If you don't spend much time browsing obscure Web sites or watching cable TV, you might be unaware that the end of the world is supposed to be happening on December 21, 2012. I wasn't aware of this myself until I started hanging out on Yahoo! Answers, a Web site where people can post questions and other people can answer them. Much to my surprise, I discovered that the year 2012 features in no fewer than 8,429 questions posed in the last year or so!
Prophets have been predicting Doomsday for millennia. In fact, there is a Web site listing over 200 specific dates on which the world was predicted to end. Every single one of these Doomsdays has come and passed, yet the world and its inhabitants have survived unscathed every time. It thus becomes very difficult for anyone familiar with history to take these predictions seriously.
The evidence for this latest Doomsday supposedly comes from many different sources, and is thus supposed to be convincing. Yet each of these separate indicators, when examined closely, falls apart. Here, I'll use Starry NightŪ and a little astronomical knowledge to demolish one line of evidence.
One of the things which is supposed to happen on December 21, 2012 is that the Earth and Sun are supposed to line up with the Milky Way's equator. So the first question should be, "What is the galactic equator?" Unlike a planet, a galaxy is not a nice neat spheroid, but is an irregular lumpy mass of stars, gas, and dust. It's somewhat symmetrical, but trying to draw an equator on it would be like nailing jelly to a tree. What astronomers have done is to create an arbitrary line roughly across the centre of our galaxy, and have defined that as the galactic equator. This work was started by Harlow Shapley about 90 years ago and, while it's been refined somewhat over the years, it still is a very arbitrary line. It was officially defined by the International Astronomical Union in 1959, but it is there by definition, not based on any physical characteristics or markers.
So let's go to Starry NightŪ, where the galactic equator is located based on the IAU definition.
- In the Options pane, open Guides and then Galactic Guides, and turn on Equator and Meridian.
- Now open Ecliptic Guides and turn on Equator, Grid, and Meridian.
- Change the Date and Time to December 21, 2012 11:11 UT (convert to your local time, for example Eastern Standard Time would be 06:11 a.m.)
- Change Viewing Location to Centre of the Earth and the Orientation (under the Options menu) to Ecliptic.
- Set the Zoom to 90°, and your window should look like this:
As expected for the solstice, the Sun is right on the intersection of the green ecliptic equator and 270° grid line. It also looks pretty much as if the Sun is also sitting on the blue galactic equator, though remember that that?s just an arbitrary line drawn on the sky. Let's zoom in closer, to 15°:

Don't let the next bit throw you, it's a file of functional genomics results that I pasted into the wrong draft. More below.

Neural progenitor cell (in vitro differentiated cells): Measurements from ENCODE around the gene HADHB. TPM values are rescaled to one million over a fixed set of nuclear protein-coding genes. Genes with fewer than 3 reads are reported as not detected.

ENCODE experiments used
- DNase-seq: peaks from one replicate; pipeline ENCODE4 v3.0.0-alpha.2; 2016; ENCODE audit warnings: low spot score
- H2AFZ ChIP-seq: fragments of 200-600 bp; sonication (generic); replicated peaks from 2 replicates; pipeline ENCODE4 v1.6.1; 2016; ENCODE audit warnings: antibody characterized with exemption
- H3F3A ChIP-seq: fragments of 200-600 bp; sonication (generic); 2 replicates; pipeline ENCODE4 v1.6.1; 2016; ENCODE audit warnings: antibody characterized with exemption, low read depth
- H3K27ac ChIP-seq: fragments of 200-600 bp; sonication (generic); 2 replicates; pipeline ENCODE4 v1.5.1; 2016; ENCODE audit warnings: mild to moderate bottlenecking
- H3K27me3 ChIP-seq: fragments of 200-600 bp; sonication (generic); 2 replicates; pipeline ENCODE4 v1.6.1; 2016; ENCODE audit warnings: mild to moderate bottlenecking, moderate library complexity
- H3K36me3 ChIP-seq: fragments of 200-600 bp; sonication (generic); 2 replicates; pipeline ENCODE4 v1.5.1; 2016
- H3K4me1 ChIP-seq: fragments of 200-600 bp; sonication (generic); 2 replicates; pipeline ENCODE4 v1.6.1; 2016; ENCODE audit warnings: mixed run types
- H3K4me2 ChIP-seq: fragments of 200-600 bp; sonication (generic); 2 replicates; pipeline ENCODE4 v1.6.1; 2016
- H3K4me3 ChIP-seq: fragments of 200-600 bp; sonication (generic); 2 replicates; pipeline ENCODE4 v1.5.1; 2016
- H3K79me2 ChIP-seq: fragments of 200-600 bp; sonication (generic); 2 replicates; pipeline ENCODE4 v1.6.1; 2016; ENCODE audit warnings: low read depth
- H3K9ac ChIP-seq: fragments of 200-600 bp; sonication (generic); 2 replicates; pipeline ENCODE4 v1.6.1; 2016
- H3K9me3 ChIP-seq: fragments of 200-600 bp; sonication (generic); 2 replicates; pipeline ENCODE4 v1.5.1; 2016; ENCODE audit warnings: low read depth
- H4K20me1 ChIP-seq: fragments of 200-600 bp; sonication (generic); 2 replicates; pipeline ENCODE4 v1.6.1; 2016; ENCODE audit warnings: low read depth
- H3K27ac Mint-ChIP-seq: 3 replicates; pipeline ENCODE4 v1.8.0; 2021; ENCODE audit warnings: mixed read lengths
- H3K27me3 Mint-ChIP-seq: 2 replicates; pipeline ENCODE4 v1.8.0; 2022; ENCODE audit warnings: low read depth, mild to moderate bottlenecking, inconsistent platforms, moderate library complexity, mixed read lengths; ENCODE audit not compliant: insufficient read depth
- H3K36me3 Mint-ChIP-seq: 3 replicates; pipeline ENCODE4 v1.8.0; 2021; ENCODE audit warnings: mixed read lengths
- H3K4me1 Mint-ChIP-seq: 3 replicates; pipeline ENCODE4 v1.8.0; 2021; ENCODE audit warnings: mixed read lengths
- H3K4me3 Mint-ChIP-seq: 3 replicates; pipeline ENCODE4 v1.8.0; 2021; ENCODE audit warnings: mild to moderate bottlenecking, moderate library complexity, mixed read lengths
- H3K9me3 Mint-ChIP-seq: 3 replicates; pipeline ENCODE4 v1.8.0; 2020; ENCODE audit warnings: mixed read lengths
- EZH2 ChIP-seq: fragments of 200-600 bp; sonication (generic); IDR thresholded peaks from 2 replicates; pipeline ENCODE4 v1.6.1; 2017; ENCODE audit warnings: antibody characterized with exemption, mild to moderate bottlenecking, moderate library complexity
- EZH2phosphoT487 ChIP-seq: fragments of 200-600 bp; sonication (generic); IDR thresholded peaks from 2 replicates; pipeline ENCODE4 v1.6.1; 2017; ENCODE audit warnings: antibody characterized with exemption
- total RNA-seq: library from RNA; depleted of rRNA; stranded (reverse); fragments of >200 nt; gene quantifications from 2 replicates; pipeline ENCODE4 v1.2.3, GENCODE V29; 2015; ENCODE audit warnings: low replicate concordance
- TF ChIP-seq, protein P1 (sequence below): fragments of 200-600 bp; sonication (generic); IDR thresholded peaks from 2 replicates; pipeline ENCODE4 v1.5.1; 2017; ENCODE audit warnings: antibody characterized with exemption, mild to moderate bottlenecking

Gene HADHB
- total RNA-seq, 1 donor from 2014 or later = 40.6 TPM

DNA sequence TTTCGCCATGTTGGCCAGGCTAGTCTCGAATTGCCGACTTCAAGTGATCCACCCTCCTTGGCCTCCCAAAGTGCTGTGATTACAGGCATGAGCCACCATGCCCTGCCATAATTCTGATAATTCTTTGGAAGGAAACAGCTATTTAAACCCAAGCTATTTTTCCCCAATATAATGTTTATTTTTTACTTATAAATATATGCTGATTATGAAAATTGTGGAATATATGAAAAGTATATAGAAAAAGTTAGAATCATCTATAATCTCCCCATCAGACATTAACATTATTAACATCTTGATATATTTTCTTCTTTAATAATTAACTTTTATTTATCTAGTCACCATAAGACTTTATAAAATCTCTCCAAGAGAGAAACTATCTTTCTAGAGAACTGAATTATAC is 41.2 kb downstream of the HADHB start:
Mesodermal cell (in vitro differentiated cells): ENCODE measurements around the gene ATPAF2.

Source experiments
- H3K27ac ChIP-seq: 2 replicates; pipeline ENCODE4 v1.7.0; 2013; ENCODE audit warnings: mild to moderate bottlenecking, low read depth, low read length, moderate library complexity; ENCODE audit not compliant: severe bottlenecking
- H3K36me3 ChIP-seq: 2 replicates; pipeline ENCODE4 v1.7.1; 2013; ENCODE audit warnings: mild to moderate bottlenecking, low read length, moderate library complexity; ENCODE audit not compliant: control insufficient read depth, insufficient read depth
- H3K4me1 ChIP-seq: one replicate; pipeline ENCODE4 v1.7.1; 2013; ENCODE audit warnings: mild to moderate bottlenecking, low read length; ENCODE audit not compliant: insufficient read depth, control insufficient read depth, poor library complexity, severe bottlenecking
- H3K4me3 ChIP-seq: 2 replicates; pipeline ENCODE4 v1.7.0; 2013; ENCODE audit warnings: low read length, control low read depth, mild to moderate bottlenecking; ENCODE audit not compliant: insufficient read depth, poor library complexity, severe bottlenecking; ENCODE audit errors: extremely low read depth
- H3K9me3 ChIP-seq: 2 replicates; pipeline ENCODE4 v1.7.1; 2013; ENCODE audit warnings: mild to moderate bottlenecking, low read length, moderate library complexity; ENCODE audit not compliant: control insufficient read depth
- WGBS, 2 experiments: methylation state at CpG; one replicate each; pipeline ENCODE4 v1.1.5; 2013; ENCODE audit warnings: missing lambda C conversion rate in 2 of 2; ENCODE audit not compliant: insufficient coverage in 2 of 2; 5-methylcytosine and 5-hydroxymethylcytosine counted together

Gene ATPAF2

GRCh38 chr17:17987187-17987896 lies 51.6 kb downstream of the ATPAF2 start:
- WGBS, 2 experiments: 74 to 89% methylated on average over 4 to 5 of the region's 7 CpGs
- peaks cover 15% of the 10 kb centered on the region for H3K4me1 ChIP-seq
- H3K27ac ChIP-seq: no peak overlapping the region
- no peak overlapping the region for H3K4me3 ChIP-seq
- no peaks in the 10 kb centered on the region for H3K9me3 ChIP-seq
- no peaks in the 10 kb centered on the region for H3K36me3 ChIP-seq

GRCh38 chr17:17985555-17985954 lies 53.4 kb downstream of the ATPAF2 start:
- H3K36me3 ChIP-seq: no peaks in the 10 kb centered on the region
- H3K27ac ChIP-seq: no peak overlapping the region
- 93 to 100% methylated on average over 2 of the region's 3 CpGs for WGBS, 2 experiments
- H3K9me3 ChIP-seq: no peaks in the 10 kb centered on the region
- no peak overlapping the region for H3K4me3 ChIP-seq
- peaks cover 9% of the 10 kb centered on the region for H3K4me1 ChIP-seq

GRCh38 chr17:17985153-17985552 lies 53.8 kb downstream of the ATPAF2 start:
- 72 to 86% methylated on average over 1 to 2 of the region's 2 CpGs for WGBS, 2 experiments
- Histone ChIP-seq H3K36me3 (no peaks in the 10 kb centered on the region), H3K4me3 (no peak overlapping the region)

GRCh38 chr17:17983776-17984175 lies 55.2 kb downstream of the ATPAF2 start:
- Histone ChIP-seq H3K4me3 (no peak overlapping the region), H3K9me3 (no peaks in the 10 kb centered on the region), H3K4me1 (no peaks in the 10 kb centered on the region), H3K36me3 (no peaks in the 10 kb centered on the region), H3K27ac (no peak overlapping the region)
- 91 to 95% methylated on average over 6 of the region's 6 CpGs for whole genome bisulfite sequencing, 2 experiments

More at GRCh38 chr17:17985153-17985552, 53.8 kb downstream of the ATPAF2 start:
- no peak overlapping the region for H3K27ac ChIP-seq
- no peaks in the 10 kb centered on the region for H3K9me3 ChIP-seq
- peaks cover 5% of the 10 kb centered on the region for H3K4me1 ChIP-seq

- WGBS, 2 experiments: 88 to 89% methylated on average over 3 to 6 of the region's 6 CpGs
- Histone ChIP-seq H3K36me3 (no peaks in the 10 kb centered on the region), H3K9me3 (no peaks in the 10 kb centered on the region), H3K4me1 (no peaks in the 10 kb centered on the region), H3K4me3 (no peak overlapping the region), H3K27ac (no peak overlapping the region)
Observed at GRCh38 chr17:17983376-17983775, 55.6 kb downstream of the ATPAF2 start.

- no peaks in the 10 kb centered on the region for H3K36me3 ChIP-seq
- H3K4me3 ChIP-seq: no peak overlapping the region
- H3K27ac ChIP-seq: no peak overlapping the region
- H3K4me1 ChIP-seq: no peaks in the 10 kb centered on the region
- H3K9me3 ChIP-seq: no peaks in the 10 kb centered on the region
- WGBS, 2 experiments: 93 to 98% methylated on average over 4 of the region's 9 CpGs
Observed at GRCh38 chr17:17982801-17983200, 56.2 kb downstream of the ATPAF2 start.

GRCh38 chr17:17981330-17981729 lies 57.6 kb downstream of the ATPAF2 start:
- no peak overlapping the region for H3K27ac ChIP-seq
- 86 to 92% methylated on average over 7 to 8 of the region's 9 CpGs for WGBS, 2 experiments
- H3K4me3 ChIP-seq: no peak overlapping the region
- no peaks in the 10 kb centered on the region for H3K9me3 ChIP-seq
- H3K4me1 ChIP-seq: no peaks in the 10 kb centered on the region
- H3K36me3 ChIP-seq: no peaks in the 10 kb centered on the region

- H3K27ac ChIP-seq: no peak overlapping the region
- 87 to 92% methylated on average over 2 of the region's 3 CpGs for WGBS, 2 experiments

Now you can see that things aren't fitting quite so nicely. The Sun's still on the ecliptic grid, but it's slipped off the galactic equator.
Even if it's on the galactic equator, remember that this is an arbitrary line. If you measure it, you'll find that the Sun is over 6° away from the real centre of the Milky Way. Unlike the galactic equator, this is a real reference point in the sky, the Sagittarius A radio source and the place where the Chandra X-ray telescope has imaged the center of the Milky Way, 26,000 light years away.
Even if this "alignment" didn't have a 6° kink in the middle of it, there's the further question as to what might be the significance of having both the Sun, which the Earth orbits, and our galaxy's black hole, which the Sun itself orbits, line up. The answer is: not very much. Gravitational effects are primarily determined by distance. This means that our Moon, though a tiny body, is the primary cause of the ocean tides. The Sun, while far larger, is so much farther away that its effect of the tides is very small. While our galaxy's black hole is hugely massive, it's so much farther away from us than the Sun that its effect on the Earth is totally negligible.
I've looked at a number of the other pieces of evidence for December 21, 2012 being a significant date, both astronomical and archaeological and, when closely examined, like the "galactic alignment," they vanish into thin air.
All of this predicting Doomsday might be considered harmless, were it not for the events surrounding Comet Hale-Bopp in 1997. Then, the predictions of immanent disaster led to the death by suicide of 39 members of the Heaven's Gate cult. I am deeply concerned that the promoters of this 2012 Doomsday "event" might precipitate another such deadly massacre. On December 22, 2012, the world will still be here, as it has survived the 200 plus previous "Doomsdays," but I fear that another Heaven's Gate may have occurred.
Geoff has been a life-long telescope addict, and is active in many areas of visual observation; he is a moderator of the Yahoo "Talking Telescopes" group.